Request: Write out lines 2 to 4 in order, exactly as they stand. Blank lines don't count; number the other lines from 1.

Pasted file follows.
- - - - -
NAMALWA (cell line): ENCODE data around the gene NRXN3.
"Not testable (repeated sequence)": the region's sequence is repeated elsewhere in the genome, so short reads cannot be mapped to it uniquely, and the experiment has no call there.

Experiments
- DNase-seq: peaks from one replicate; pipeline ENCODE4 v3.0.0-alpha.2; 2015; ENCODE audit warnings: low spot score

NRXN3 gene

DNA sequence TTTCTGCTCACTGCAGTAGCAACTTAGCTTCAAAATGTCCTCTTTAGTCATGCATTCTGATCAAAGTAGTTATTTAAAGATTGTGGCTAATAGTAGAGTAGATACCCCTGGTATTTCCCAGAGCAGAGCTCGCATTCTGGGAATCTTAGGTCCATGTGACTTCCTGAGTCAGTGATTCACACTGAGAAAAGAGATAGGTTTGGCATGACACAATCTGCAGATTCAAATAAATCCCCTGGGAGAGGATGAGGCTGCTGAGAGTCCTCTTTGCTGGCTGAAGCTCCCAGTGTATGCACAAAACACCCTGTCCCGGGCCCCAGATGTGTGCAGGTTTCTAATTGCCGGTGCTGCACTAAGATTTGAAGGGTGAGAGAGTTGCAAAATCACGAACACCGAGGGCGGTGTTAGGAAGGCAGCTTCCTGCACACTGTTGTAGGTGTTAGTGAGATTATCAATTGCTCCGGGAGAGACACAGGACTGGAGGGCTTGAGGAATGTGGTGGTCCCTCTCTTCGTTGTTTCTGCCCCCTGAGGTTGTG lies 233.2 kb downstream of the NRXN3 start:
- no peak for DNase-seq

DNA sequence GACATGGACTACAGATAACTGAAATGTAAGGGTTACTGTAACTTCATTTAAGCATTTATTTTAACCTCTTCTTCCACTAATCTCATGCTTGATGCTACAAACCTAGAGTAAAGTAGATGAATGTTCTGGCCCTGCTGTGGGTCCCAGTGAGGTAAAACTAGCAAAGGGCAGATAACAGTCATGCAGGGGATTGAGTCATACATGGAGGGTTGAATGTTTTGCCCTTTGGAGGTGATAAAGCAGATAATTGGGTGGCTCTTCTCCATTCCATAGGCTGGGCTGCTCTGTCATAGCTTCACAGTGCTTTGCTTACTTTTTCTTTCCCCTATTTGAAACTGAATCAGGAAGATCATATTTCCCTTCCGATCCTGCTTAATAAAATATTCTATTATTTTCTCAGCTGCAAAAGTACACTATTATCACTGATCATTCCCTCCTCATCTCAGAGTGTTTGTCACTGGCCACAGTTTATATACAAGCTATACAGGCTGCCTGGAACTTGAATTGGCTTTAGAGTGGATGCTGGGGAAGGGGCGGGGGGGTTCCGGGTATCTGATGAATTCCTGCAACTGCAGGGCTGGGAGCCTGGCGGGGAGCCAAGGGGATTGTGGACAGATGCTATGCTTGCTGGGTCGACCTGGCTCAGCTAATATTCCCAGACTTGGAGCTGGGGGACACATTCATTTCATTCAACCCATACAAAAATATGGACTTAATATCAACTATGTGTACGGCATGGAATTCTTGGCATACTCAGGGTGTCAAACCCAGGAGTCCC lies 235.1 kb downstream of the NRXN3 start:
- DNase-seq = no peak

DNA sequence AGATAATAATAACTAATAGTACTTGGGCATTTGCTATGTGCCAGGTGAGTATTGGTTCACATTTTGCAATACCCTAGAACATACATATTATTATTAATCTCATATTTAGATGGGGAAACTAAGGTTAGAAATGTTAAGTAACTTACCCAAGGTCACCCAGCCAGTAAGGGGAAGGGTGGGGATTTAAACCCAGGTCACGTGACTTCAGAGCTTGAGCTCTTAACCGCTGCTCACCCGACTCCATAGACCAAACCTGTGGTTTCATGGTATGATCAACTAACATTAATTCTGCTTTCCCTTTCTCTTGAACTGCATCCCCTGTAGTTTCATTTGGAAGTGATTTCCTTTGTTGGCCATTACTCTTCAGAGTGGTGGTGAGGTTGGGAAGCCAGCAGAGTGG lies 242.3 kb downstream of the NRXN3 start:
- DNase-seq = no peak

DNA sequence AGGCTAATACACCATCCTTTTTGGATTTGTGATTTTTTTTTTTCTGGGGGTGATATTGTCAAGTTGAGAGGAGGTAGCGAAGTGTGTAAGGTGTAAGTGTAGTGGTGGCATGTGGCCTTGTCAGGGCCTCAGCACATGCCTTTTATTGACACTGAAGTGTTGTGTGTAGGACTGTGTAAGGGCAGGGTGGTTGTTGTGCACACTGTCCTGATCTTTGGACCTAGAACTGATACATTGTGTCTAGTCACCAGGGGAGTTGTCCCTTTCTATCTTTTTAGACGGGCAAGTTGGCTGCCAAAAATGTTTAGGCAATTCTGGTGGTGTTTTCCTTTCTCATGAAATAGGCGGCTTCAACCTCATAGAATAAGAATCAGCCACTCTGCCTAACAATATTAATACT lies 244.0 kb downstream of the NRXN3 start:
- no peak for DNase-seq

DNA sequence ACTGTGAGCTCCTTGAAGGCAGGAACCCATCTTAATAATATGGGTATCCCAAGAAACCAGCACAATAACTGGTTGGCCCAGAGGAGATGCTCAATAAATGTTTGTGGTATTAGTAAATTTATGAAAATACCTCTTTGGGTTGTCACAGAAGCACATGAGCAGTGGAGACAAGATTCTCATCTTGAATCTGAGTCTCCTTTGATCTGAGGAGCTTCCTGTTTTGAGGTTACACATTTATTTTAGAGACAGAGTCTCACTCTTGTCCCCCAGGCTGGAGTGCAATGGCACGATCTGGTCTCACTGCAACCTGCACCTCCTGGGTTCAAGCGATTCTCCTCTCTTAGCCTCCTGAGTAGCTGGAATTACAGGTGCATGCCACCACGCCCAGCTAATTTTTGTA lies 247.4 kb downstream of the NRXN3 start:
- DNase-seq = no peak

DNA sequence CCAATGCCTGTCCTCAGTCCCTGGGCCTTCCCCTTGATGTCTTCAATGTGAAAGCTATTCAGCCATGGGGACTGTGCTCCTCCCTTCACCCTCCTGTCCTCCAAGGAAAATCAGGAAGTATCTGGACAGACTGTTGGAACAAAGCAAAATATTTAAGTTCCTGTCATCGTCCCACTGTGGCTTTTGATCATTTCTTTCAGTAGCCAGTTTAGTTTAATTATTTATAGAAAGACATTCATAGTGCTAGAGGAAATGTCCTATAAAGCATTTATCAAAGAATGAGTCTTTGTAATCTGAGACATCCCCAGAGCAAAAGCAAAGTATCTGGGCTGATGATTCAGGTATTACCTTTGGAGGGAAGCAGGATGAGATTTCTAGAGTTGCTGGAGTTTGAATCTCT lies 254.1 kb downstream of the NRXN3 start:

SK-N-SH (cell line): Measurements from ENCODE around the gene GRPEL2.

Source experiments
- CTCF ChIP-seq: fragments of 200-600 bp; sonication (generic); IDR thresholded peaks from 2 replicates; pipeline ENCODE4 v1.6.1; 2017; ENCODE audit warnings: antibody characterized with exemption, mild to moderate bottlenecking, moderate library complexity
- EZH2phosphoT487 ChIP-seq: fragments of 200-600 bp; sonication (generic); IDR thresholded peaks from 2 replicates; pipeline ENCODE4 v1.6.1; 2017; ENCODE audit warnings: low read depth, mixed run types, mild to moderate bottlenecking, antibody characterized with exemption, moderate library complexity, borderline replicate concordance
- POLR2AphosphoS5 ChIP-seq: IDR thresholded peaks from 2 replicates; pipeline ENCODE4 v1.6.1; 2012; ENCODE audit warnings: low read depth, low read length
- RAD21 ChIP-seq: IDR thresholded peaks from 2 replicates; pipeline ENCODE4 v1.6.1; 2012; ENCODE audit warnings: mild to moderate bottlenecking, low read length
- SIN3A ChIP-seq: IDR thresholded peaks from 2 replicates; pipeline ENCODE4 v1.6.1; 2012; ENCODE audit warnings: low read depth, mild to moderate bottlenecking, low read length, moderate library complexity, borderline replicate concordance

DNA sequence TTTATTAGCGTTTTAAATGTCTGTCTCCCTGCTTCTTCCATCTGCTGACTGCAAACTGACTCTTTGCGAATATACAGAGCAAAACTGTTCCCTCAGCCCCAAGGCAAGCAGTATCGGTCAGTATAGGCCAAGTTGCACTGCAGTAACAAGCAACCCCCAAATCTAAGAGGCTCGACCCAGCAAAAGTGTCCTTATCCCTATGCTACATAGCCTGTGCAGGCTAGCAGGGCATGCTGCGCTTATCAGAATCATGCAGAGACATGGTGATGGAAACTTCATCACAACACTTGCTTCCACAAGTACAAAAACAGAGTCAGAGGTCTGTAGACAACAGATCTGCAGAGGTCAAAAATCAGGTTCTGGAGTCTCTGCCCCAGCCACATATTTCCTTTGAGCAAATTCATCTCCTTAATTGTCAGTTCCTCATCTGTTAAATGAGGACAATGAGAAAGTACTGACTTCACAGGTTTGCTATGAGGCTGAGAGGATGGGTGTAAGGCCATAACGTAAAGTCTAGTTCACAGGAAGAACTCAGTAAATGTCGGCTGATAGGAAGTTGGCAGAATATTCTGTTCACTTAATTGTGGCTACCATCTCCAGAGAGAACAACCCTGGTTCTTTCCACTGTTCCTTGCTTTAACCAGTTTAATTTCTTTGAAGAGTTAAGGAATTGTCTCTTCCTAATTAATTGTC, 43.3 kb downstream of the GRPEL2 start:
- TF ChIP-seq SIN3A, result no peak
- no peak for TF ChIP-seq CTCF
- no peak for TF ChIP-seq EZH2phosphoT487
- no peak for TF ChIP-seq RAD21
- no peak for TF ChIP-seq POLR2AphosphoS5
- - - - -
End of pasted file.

"Not testable (repeated sequence)": the region's sequence is repeated elsewhere in the genome, so short reads cannot be mapped to it uniquely, and the experiment has no call there.

Experiments
- DNase-seq: peaks from one replicate; pipeline ENCODE4 v3.0.0-alpha.2; 2015; ENCODE audit warnings: low spot score